Sie sind auf Seite 1von 3

2013 Open Studio Series Confronting Pension Reform

Posted April 23, 2013 The Democratic Progressive Party (DPP) held the first of its 2013 Open Studio Series, which are policy forums discussing a wide range of topics concerning domestic politics and foreign relations. The April 23rd symposium, Confronting Pension Reform, examined the issue of reforming retirement benefits of civil servants with reviews and discussion on the impact of the Examination Yuans recent draft bill on civil service pension reform. Professor Lin Wan-yi, executive director of the DPPs think tank, presided over the forum. Invited guest speakers included: Professor Emeritus Huang Shin-hsin, of National Taipei Universitys Department of Public Finances; Wu Chung-tai, deputy director of the National Federation of Teachers Unions (NFTU); and Lee Chun-yi, DPP legislator from Chiayi City. DPP Chair Su Tseng-chang, personally attended the forum from beginning to end. Remarks by Legislator Lee Chun-yi: The most important aspect of our nation's pension reform ought to be centered on the principles of fairness and justice as well as solvency and sustainability. Based on that notion, my review revealed the Examination Yuan and its reform bill failed to address the principles that are most germane to our society. The difference in pension rates for civil servants compared to regular laborers, as suggested by the government's draft bill, is unfair and unjust. The Examination Yuans draft bill would cause unfairness between generations because upon passage of this bill, the newer recruits of civil servants and school teachers will bear the brunt of the cut in their future retirement benefits. From an overall perspective, the draft bill not only creates generational unfairness, it also causes conflicts among people with different occupations. I call for a thorough deliberation on all aspects of the draft bill, especially on the section that determines the unreasonableness in the pension rate for civil servants and public school teachers.

Remarks by Wu Chung-tai, deputy director of the National Federation of Teachers Unions (NFTU): The draft bill, approved by the Examination Yuan, is "not worthy of saving". In the best case scenario, the bill can only keep the civil service pension afloat for another six years before it goes bankrupt, and five for teachers pension. At this rate, the draft bill bears little significance insofar as "efficient reform" is concerned. I question the merit for this reform, calling it pseudo instead of real. I suggest a two-pronged approach to rescue our pension plan: using year 2016 as a cutoff point, we should create a new pension system so that in the future, both pensions, new and old, can be reformed, rescued, or funded separately. Lastly, I suggest accountability for those responsible for past policy mistakes.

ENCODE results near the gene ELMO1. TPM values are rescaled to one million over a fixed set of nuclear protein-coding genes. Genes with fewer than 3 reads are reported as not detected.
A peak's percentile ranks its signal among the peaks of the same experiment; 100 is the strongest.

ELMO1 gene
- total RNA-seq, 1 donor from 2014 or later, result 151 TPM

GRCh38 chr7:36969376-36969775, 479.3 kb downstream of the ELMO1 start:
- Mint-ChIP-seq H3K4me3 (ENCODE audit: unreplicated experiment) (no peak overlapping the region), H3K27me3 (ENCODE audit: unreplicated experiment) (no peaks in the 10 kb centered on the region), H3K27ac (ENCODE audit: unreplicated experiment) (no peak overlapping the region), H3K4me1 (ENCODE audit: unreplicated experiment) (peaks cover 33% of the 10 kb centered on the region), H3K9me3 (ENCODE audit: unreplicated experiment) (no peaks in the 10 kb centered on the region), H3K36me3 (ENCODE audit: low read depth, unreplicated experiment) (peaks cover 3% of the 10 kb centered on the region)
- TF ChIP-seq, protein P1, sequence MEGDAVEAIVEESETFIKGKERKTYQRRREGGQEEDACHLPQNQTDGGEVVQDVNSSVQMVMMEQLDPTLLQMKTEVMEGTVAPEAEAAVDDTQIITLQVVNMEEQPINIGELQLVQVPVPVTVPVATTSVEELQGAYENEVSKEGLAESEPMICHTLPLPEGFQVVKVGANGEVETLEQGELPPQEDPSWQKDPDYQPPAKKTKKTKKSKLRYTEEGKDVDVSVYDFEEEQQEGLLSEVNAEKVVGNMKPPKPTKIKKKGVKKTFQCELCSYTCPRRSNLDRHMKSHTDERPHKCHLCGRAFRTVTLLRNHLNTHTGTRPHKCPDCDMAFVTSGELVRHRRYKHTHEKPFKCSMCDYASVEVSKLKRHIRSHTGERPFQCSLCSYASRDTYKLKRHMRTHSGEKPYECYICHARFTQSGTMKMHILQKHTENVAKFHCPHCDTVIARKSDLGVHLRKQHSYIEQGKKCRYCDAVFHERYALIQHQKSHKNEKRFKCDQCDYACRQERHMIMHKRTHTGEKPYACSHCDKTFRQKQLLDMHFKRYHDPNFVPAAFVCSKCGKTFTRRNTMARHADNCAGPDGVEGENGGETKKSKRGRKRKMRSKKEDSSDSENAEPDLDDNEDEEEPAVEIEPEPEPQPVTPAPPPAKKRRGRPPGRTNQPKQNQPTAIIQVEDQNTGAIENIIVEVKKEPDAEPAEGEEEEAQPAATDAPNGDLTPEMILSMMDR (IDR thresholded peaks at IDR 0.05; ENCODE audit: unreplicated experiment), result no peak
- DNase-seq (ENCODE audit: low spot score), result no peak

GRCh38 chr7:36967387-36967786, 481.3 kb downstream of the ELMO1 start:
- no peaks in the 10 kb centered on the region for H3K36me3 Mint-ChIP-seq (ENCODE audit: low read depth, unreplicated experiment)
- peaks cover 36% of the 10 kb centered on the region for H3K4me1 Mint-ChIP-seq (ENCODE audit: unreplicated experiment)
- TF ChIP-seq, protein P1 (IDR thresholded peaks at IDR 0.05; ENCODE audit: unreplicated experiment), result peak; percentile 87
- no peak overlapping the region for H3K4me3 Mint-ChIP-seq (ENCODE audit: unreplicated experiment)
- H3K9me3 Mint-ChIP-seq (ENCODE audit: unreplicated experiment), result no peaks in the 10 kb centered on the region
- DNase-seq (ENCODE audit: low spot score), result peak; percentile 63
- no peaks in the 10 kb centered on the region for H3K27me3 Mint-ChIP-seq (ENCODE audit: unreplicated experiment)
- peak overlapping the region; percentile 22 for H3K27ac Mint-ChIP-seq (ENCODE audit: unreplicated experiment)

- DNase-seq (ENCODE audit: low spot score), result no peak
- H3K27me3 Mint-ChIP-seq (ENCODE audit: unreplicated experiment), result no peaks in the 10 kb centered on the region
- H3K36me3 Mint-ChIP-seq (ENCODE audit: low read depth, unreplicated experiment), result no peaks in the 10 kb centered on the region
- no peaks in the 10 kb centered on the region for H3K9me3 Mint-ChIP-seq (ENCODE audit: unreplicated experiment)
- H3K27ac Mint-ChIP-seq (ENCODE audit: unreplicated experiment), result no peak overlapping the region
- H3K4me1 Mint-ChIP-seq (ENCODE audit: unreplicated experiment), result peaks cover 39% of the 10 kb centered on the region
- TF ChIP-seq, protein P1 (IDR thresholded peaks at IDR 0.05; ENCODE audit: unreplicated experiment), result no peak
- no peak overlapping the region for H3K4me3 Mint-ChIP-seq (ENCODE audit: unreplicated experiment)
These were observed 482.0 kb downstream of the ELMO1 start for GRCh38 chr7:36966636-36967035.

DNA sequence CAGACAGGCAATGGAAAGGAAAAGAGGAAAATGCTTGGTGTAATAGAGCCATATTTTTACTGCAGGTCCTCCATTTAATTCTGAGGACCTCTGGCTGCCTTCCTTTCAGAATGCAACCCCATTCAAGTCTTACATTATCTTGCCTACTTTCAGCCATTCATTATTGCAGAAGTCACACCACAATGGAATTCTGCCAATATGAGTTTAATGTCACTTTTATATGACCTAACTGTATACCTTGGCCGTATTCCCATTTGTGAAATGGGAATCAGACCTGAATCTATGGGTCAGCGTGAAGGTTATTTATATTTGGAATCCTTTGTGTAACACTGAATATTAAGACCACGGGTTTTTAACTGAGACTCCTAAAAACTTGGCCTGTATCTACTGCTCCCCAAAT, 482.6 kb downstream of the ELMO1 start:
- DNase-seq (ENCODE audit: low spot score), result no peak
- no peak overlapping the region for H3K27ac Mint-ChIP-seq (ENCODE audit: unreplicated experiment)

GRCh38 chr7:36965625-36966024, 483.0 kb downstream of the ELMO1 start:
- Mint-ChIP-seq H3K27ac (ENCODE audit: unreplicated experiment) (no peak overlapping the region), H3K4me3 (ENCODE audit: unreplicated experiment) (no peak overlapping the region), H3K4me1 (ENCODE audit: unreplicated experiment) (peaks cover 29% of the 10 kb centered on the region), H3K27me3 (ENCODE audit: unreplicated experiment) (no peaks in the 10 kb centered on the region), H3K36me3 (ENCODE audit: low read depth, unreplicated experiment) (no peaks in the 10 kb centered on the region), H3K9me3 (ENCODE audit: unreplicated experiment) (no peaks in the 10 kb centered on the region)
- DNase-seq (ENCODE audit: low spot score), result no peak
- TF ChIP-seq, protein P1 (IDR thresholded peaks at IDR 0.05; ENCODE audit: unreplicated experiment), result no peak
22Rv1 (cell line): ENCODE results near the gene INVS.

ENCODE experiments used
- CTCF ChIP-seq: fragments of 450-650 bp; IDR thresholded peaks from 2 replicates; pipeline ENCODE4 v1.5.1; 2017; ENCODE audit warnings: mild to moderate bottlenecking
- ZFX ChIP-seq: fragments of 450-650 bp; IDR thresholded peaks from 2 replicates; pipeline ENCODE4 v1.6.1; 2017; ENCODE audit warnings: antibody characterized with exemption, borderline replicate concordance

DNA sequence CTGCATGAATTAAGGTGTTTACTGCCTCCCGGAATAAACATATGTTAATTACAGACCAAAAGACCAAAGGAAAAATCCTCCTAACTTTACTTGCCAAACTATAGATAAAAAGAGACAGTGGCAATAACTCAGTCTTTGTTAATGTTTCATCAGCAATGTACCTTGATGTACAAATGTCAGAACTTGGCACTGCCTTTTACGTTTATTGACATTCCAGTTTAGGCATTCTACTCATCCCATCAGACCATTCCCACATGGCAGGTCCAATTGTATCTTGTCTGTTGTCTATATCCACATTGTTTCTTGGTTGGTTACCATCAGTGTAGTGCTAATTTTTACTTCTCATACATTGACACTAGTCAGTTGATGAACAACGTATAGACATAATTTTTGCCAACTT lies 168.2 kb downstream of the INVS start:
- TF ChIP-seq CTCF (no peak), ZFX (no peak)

Remarks by Professor Huang Shin-hsin: Spending years on studying civil service retirement policies, basing their opinion on a dodgy actuarial report, the whole society and especially the government, singled out the insolvency as the crux of our pension problem, making the policy planning look like a labyrinth. The referenced actuarial report is based on crooked probabilities and analysis that are more dubious than the one used to sell commercial or business insurance. Currently the pension savings account still has NT$3 trillion dollars to cover the entire system. As to why the civil service pension continues to face a mounting liability, it is because the civil servants are allowed to retire at a young age; just by retiring 10 years early, retirees can put considerable strain on the system because they stop paying for contributions and start collecting benefits. The problem with our pension system is in its eligibility policy, which should be the focus of our reform. In a colloquial expression, the Examination Yuans draft bill appeared to be going topsy-turvy. One Tier Too Fat; Two Tiers Too Thin"; "Head Hurts Treat Foot; Foot Hurts Check Head. Even if civil service pension is reformed, the first tier pension benefactors can still walk away with a whopping 40-60K monthly check while the poor laborers, under the labor insurance, with the total of first and second tiers monthly benefits combined, barely make 30K a month. The government should renounce a lopsided reform bill like this.

Remarks by Professor Lin Wan-yi, executive director of the DPPs think tank:

The draft bill approved by the Examination Yuan is utterly unfair for the newer civil service recruits. With regards to the pension rate for civil servants, it has recently been made more reasonable than it was before, nevertheless, the change, applicable only to the new recruits, merely brings the pension rate more in tune with that of the regular laborers. Furthermore, already the public has misgivings about a policy that doesn't take effect until year 2016. Still, the unfairness still exists between those civil servants that retired in 2001 and the regular laborers. All in all, the procedural details and the reform process for our various annuity programs, regardless of specific service sector or between different occupational sectors, deserve our utmost attention. I urge the government makes a real effort to listen in on the recommendations from all sides.

Note by editor: These remarks are translated from a press statement, and not presented in full as delivered at the conference.